Why I haven’t been interested in the history of my craft earlier is a mystery, although I was worried that I’d feel like I was slogging through mandatory school reading. But there are plenty of illustrations, photographs, etc. to hold my attention, and Mr. Rutt is rather a witty fellow.
I only made it to page 25 before emptying my ice coffee, but here are some tidbits that I have gathered so far.
1. Knitting needles have been made out of lots of different materials over time: steel, brass, boxwood, ivory, whalebone, casein, briar, bone, erinoid, galalith, vulcanite, tortoise shell, aluminum, and bamboo.
2. Knitting needle gauge varied according to manufacturer, even within Britain or the US. ‘British sizes were based on the British Standard Steel Wire Gauge, but were not always strictly to the standard’ (17). British needles maintained mm measures of .25 and .75, while German measures were at the .0 and .5 mm marks.
3. Rutt stresses the experiential nature of achieving proper tension: ‘…the handknitter’s knowledge of it must be intuitive and expressed chiefly through his fingers’ (16). He quotes Elizabeth Zimmerman, who says that “Time is a great leveller,” referring to the regularity of tension in older knitted pieces. Referencing wet blocking, he says that water can speed the process of stitches falling into place, but debunks the myth that knitters of the past were somehow that much more accomplished than those of us knitting today.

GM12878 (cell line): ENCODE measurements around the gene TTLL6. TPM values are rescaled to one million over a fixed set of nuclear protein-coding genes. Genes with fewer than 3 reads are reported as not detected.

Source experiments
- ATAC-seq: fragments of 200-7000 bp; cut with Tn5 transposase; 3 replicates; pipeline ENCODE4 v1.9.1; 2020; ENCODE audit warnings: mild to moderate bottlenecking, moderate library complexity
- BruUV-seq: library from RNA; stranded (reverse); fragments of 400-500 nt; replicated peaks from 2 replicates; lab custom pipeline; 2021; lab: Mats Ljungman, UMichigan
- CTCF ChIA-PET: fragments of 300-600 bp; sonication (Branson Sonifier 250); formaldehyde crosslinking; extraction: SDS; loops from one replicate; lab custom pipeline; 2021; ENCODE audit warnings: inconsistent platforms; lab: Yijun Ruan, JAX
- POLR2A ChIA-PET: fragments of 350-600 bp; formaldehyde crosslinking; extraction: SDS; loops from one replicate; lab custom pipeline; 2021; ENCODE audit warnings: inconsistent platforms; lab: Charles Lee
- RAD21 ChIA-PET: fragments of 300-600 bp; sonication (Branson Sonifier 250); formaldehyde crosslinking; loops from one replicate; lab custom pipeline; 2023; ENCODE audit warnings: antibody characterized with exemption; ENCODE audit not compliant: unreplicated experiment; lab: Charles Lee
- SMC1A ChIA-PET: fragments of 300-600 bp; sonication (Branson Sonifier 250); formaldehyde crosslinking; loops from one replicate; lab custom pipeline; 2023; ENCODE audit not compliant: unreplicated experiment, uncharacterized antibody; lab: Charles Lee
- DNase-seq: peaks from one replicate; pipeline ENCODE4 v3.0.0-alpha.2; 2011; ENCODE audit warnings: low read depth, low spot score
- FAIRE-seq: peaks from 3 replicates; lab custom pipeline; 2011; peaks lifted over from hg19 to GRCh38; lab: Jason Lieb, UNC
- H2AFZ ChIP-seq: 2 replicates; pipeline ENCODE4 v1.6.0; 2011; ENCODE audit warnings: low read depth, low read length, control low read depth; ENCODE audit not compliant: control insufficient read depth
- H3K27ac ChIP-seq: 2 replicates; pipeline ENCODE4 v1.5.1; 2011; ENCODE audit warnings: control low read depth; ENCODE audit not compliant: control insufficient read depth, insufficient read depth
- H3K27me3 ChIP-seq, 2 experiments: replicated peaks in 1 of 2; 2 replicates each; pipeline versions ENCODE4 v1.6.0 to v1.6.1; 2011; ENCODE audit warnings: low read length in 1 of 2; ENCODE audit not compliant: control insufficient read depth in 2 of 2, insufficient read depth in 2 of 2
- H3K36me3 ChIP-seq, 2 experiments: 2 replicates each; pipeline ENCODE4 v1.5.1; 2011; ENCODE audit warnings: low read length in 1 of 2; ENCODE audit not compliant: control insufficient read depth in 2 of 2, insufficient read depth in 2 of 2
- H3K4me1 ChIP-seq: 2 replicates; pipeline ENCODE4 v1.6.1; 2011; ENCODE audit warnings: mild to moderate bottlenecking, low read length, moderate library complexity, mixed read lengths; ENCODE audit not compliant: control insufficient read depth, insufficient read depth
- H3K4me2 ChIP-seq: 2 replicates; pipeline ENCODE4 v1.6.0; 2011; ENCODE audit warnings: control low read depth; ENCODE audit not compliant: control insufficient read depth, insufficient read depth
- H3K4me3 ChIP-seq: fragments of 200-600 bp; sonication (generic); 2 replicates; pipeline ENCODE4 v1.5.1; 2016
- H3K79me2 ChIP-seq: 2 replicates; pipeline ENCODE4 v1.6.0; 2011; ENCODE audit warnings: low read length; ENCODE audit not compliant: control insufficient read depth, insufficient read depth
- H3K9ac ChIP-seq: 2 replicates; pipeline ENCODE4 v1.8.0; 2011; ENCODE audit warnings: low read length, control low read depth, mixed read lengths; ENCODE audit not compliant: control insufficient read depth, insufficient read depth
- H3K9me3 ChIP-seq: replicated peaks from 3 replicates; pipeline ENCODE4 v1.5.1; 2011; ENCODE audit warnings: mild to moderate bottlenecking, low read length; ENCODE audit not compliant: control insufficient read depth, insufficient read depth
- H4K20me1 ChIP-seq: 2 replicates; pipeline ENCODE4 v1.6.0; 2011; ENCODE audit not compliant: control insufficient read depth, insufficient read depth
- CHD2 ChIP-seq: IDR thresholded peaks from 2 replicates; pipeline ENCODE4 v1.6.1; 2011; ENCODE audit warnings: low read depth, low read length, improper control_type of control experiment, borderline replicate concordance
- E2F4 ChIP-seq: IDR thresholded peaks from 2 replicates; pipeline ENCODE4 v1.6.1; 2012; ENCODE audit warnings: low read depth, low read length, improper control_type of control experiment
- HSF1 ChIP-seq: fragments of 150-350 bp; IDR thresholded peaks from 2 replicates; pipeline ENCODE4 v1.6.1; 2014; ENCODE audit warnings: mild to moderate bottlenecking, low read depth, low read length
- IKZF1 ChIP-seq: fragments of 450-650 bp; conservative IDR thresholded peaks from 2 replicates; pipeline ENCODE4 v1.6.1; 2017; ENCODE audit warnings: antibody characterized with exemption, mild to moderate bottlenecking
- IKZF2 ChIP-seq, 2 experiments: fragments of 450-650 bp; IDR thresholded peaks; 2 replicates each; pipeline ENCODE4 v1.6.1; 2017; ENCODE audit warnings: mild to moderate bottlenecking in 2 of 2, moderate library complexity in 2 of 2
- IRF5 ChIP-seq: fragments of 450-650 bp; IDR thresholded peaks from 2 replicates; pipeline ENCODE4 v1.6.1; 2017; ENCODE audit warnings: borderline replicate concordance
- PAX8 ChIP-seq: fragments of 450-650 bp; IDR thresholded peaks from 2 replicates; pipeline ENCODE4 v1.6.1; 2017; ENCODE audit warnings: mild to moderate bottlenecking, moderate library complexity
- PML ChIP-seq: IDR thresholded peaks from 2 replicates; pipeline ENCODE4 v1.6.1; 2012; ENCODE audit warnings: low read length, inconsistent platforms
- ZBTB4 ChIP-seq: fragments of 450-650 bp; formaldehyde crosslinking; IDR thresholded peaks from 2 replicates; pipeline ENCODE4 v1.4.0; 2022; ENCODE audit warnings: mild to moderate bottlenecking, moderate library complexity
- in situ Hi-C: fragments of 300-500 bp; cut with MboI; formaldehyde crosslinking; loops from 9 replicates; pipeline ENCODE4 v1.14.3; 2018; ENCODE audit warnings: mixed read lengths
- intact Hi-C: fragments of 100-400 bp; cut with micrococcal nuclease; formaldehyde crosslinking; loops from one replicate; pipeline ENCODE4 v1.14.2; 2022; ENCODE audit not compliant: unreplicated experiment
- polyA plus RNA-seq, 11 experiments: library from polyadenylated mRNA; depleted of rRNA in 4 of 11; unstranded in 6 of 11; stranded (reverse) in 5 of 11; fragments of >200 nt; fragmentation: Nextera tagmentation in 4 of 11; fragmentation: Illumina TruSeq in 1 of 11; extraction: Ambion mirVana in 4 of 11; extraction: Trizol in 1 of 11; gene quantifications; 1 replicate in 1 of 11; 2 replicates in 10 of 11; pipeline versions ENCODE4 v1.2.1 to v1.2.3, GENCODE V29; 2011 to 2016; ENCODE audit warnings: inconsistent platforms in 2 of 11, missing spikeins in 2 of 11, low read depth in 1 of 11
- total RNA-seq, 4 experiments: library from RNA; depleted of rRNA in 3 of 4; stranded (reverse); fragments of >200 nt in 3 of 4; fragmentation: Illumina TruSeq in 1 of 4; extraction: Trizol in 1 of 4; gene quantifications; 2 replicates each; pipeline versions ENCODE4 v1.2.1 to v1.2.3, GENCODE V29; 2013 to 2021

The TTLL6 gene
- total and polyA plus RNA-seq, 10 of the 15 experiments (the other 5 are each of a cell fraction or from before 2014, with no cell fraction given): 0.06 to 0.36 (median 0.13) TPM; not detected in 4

4. English style knitting is also debunked. Acknowledging that the form of holding the right needle like a pen is still most common in Britain, he says that it is not nearly as efficient as ‘cottage knitting’ (or Shetland) style, in which the right hand is over the needle and the needle tends to be propped under the right arm or in a needle holder of some sort. But, Victorian-era parlor knitters were concerned with delicacy and were prone to ‘airing of the little finger’ as in holding a table knife or a teacup… ‘[Ladies] thought of their work as artistic and refined’ (18).
Note: I could not find a photo that showed the needle being held pen-style, but my mother knits this way. I could only manage the Shetland style before switching to Continental, which is faster for me since I never mastered throwing. But Rutt claims that Shetland knitters could outshine not only English style knitters but also Continental.